January 2009

Joseph Kennedy, Jr., gets a chilly reception on the Navajo Nation

By Sonja Horoshko

Joseph P. Kennedy, Jr., gave the tiny community of Cameron, Ariz., a few days’ notice that he wanted an audience with them. His assistants rented the chapter house, bought ingredients for mutton stew and fry bread, supplied cans of fruit medley, and hired some women from the chapter to cook the meal for his meeting the afternoon of Dec. 11.

JOSEPH KENNEDY, JR., SPEAKS WITH ED SINGER, PRESIDENT-ELECT OF THE CAMERON CHAPTER OF THE NAVAJO NATION.Kennedy arrived via private plane at the Tuba City airport on Dec. 11 to address more than 50 people gathered in the Cameron chapter house. Everyone else arrived in pick-up trucks, which lined the parking lot.

Ed Singer, president-elect of the Cameron chapter, and council delegate Jack Colorado formed the greeting line to welcome Kennedy — the man who wants to build a wind farm on their Gray Mountain land without their consent.

Kennedy circulated through the rows of seated grandmothers and relatives, shaking hands, speaking to each directly, even persuading some of the women to stand and get a hug from him for a photo opportunity. It was all giggles and smiles.

After giving a nod to the code-talkers and thanking the Navajo people for their contribution during World War II, he introduced his wife, Beth, who stood at the side of the room. “I just wanted to have a chance to have a discussion with you about the wind resources you have that may be the best, not only throughout the Southwest but also the entire country,” Kennedy said.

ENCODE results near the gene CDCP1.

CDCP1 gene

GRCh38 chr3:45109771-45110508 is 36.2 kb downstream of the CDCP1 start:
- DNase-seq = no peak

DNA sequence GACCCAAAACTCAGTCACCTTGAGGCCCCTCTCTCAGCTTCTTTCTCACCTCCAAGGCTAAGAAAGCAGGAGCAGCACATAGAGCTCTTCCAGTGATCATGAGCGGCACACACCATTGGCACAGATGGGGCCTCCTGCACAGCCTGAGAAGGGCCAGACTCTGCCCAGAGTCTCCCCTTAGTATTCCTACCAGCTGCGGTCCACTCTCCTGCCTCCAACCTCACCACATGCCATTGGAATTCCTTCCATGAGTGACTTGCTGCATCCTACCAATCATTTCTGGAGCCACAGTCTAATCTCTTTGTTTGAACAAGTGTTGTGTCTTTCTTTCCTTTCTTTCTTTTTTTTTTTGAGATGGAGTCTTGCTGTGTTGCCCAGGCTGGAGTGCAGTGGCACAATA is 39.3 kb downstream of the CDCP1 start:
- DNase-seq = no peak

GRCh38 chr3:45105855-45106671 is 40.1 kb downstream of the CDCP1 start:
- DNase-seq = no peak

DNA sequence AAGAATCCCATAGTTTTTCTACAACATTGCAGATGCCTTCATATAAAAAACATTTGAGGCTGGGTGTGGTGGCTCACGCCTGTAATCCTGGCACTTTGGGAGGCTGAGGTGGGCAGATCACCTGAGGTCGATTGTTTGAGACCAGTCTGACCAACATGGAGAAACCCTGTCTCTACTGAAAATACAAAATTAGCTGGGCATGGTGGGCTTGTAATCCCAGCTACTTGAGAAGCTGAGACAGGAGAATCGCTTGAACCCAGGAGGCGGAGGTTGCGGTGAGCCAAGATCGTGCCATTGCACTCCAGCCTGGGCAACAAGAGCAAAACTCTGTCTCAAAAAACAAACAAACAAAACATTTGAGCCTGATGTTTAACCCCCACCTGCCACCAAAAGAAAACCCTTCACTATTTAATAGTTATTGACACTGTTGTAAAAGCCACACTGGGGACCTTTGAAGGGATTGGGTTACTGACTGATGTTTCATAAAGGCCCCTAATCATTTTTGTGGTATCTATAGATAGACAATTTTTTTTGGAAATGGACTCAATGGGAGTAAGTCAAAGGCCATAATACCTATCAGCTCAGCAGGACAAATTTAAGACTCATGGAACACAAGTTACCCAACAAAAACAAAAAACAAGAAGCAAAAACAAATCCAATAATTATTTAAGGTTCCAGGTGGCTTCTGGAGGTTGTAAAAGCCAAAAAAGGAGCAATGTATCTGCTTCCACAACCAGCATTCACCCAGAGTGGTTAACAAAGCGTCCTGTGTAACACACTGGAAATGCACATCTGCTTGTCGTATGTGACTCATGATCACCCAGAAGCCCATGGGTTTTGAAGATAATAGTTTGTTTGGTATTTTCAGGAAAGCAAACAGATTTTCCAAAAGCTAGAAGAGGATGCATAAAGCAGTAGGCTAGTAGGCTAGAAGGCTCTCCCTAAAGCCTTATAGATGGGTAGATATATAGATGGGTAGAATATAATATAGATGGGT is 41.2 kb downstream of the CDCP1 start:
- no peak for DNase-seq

The climate at Gray Mountain- Cameron may be cold and windy in the winter, he noted, but, “that wind can be turned into money and real development for the people of Cameron Chapter and the people of the entire Navajo Nation.”

The audience remained polite and quiet. They already understood the potential value of the wind on Gray Mountain. They had been working more than two years with a developer of their own selection, International Piping Products and Sempra Energy, after the Cameron chapter passed resolutions to develop a 250-megawatt wind farm under a Navajo Nation Local Community Initiative regulation [Free Press, December 2008].

The wind at Gray Mountain, 60 miles south of Grand Canyon National Park on State Highway 89, has sparked the power struggle between the Cameron chapter and the Navajo central government in Window Rock, between the Texas-based IPP and Kennedy’s Boston-based company, Citizens Energy.

The Cameron chapter had chosen IPP and Sempra to build the wind farm when, last March, Citizens and Kennedy announced that they had partnered with the Navajo Nation to develop a wind farm at Gray Mountain through an agreement with Navajo President Joe Shirley and the Diné Power Authority. The announcement came as a shock to the Cameron-Gray Mountain community.

Family ties

On Dec. 11, Kennedy urged the community to give his company a chance, saying he would provide the tribe with more money than IPP and Sempra could offer.